Book: Vikram Bhatt pens his pain, says there’s a masochist in all creative people | bollywood | Hindustan Times
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Book: Vikram Bhatt pens his pain, says there’s a masochist in all creative people

Filmmaker Vikram Bhatt’s book, A Handful of Sunshine, is dedicated to all those who have had a broken heart and had the strength to love again.

bollywood Updated: Jun 27, 2017 20:11 IST
Henna Rakheja
Talking about his book, A Handful of Sunshine, Vikram Bhatt says, ‘People wish entertainers pain so their entertainment sparkles’.
Talking about his book, A Handful of Sunshine, Vikram Bhatt says, ‘People wish entertainers pain so their entertainment sparkles’.

If filmmaker Vikram Bhatt’s horror films make you shiver, his writing will leave you shaken. Such is the intensity of romance that the writer-director displays in his book, A Handful of Sunshine – a fictionalised story of two characters, Veer and Mira.

If Veer is Vikram, who is Mira? “Oh! I can’t ever name her. She exists, but is a very private person. And, I think, she likes it that way,” says Bhatt, whose relationship with actor Sushmita Sen was once the talk of the town. Is his book dedicated to his fictional character, Mira? “No, it just says… ‘To her’. I think it’s dedicated to all those who have had a broken heart and have had the strength to love again,” he elucidates.

“The book isn’t autobiographical but a fictionalised version of some things that I have gone through. It’s not a point-to-point kind of representation of what I went through. A lot of it is fiction. It’s based on a few people I know, but not all exact (real happenings),” says the director of films such as 1920 (2008) and Creature 3D (2014).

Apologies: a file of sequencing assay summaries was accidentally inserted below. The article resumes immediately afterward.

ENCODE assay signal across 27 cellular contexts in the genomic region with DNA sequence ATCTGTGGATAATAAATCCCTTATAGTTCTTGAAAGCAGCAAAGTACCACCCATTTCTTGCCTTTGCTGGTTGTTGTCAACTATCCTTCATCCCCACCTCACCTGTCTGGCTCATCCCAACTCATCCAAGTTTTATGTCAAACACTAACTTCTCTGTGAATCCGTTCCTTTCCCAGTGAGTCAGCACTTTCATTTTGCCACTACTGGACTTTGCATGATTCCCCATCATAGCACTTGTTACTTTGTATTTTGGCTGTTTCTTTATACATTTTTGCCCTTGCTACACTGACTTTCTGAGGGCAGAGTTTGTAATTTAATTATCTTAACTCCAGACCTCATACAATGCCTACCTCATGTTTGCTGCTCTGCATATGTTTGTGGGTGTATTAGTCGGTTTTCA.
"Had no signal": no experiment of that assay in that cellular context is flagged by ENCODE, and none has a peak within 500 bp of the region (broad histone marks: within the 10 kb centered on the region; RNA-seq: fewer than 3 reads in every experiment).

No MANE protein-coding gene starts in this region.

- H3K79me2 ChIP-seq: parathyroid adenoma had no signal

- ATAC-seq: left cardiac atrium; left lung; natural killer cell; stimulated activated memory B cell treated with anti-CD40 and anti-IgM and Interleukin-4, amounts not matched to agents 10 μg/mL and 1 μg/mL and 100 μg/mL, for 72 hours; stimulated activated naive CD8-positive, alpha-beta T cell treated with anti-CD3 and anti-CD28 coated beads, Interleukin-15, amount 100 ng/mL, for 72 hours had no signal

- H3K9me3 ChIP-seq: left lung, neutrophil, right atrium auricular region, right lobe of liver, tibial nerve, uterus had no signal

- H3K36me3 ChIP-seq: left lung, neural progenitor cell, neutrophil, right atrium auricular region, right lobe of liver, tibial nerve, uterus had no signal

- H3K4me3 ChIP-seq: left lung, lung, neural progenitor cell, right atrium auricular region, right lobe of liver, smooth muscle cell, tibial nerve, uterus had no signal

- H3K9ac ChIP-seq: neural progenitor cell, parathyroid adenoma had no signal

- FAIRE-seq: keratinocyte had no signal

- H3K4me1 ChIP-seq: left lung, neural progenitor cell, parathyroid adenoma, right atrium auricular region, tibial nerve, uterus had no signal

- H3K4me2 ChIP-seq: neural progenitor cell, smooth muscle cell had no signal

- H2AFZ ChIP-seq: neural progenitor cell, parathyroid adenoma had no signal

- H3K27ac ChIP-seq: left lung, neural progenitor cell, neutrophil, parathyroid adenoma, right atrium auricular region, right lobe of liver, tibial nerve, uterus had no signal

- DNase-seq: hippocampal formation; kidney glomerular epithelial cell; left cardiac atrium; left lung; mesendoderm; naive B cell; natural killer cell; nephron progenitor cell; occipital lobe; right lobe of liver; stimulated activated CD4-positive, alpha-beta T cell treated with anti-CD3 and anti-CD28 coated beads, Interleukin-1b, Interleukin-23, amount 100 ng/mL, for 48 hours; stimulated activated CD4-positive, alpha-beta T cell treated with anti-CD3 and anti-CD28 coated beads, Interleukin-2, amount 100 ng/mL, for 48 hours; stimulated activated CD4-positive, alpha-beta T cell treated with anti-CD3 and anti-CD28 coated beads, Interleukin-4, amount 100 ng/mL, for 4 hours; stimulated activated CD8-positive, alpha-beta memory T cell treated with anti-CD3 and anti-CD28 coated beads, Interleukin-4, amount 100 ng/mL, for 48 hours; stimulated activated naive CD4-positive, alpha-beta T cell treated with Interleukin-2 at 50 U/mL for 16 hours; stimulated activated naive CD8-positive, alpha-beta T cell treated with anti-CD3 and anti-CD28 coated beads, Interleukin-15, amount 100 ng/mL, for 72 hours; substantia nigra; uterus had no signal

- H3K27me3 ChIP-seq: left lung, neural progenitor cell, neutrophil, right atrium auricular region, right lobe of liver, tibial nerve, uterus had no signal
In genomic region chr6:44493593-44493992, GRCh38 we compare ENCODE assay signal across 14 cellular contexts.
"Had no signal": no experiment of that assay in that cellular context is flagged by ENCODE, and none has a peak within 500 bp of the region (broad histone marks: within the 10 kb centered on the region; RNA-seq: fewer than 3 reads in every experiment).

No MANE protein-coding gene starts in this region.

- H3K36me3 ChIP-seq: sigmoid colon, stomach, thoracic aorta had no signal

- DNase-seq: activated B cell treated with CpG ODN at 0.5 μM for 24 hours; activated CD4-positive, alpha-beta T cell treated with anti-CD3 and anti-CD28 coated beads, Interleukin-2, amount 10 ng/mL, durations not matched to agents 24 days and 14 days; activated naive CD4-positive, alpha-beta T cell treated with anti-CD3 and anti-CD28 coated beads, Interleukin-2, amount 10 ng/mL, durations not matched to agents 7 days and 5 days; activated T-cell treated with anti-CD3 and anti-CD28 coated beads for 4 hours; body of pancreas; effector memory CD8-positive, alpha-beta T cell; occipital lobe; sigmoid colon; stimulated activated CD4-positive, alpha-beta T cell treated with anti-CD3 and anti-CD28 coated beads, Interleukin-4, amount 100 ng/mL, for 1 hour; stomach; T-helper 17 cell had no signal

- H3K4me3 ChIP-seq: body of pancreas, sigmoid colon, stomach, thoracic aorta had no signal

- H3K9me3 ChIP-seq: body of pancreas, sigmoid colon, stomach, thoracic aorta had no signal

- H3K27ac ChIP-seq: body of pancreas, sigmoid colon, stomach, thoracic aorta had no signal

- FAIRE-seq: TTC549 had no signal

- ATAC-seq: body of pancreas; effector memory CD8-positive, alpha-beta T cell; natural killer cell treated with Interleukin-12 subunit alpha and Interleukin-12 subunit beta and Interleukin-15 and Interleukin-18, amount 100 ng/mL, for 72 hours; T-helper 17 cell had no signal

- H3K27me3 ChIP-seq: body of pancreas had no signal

Cover of the book.

‘Nothing makes greater fiction than fact’

A master in writing stories, Bhatt didn’t mind bringing out his personal life into public domain. “Nothing makes greater fiction than fact. After all, what’s the point of having a tragedy if it’s not entertaining enough? It’s a sad way to put it but it’s a fact. In everyday life, when we read the newspaper, suppose there’s a plane crash or a bomb somewhere, you are glued to the television screen. For you, it’s a story…”

‘We sell our pain because nothing makes [for a] better creative than pain’

Is he still in touch with his real-life Mira? (long pause) “Yes, I am,” he admits and explains that it’s the nature of his profession that demands him to pen down his pain. “We all artists are basically pain sellers. We sell our pain because nothing makes [for a] better creative than pain. Even music for that matter… the most pained person makes the best music. People wish entertainers pain so that their entertainment sparkles. There’s a nice saying in Hindi ki ‘Ujala failane ke liye diye ko apne sar mein aag lagani padti hai’. So, I think, there’s a bit of masochist in all creative people.”

‘I am a sad sack writing intense love stories’

It is commendable that he’s able to dabble in both — the romantic and horror genres — with ease. “I make horror films because they give me money. I wrote A Handful of Sunshine because that’s who I am, intrinsically. I am a sad sack (laughs) writing intense love stories.”

‘You must be more impatient than the reader you are writing for’

Mention his intriguing style of writing, and Bhatt refuses to tag the book “suspenseful”. “It’s just emotional to me. I think people don’t have too much patience. Perhaps the best thing is, to not to say too much. Telling everything is boring and I hate boring the audience! You must be more impatient than the reader you are writing for.”

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